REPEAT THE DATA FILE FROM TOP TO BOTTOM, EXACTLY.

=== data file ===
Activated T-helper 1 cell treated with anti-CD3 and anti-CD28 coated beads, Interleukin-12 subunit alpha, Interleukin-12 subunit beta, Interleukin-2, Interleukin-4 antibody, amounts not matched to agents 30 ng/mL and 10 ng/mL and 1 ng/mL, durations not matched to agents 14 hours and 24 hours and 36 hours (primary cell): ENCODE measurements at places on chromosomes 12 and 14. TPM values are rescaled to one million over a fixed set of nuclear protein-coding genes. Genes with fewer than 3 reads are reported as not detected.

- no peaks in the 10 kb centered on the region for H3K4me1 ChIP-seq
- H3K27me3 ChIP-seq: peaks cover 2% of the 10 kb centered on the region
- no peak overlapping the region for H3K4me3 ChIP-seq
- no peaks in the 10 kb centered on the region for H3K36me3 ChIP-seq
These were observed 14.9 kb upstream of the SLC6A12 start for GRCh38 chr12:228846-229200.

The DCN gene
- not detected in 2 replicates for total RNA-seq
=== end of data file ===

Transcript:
Activated T-helper 1 cell treated with anti-CD3 and anti-CD28 coated beads, Interleukin-12 subunit alpha, Interleukin-12 subunit beta, Interleukin-2, Interleukin-4 antibody, amounts not matched to agents 30 ng/mL and 10 ng/mL and 1 ng/mL, durations not matched to agents 14 hours and 24 hours and 36 hours (primary cell): ENCODE measurements at places on chromosomes 12 and 14. TPM values are rescaled to one million over a fixed set of nuclear protein-coding genes. Genes with fewer than 3 reads are reported as not detected.

- no peaks in the 10 kb centered on the region for H3K4me1 ChIP-seq
- H3K27me3 ChIP-seq: peaks cover 2% of the 10 kb centered on the region
- no peak overlapping the region for H3K4me3 ChIP-seq
- no peaks in the 10 kb centered on the region for H3K36me3 ChIP-seq
These were observed 14.9 kb upstream of the SLC6A12 start for GRCh38 chr12:228846-229200.

The DCN gene
- not detected in 2 replicates for total RNA-seq